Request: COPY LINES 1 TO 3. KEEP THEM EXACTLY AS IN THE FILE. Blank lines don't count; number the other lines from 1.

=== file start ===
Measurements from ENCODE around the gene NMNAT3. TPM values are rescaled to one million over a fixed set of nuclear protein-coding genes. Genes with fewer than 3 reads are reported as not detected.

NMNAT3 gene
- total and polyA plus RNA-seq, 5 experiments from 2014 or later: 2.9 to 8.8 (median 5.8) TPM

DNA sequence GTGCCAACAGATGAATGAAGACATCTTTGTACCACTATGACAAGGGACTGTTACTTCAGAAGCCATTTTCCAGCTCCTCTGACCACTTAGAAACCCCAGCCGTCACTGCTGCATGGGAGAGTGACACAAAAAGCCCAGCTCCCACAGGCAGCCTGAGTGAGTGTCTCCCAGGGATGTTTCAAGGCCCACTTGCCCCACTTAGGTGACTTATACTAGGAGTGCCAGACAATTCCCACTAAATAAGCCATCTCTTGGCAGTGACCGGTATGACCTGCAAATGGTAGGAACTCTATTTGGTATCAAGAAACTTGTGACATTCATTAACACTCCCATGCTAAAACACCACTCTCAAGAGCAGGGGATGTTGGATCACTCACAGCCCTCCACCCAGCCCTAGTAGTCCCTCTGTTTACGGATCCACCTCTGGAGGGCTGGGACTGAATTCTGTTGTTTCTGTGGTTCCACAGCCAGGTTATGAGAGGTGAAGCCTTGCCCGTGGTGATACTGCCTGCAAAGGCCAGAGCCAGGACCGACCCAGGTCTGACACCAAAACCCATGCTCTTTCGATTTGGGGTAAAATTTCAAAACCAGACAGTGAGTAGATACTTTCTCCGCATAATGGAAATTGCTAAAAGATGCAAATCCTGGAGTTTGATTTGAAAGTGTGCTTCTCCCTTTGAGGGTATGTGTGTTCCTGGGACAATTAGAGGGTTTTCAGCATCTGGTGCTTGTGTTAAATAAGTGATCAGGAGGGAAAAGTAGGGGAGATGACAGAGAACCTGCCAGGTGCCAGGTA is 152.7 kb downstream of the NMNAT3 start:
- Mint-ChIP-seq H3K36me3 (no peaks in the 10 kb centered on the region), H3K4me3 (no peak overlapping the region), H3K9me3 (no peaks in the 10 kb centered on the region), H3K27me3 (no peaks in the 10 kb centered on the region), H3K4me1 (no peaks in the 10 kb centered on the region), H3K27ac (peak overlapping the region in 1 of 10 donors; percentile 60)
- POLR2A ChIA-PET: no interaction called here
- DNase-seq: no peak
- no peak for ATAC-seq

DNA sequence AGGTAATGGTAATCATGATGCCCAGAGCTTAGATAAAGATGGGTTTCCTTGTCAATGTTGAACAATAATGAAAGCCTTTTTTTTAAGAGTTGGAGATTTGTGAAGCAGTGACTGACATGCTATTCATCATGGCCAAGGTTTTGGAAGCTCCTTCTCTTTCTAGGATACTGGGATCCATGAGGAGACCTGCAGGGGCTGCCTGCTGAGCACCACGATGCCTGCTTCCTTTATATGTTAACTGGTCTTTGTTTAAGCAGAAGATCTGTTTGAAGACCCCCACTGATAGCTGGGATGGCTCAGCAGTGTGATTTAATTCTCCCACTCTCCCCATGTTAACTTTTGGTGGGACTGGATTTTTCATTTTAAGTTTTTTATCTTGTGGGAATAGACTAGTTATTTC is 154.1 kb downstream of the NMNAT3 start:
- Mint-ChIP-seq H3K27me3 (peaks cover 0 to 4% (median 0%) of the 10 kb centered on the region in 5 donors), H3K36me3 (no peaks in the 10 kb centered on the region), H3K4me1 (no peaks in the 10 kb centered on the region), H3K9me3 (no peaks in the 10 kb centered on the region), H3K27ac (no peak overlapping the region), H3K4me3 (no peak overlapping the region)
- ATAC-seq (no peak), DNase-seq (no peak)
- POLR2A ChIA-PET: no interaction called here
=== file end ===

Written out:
Measurements from ENCODE around the gene NMNAT3. TPM values are rescaled to one million over a fixed set of nuclear protein-coding genes. Genes with fewer than 3 reads are reported as not detected.

NMNAT3 gene
- total and polyA plus RNA-seq, 5 experiments from 2014 or later: 2.9 to 8.8 (median 5.8) TPM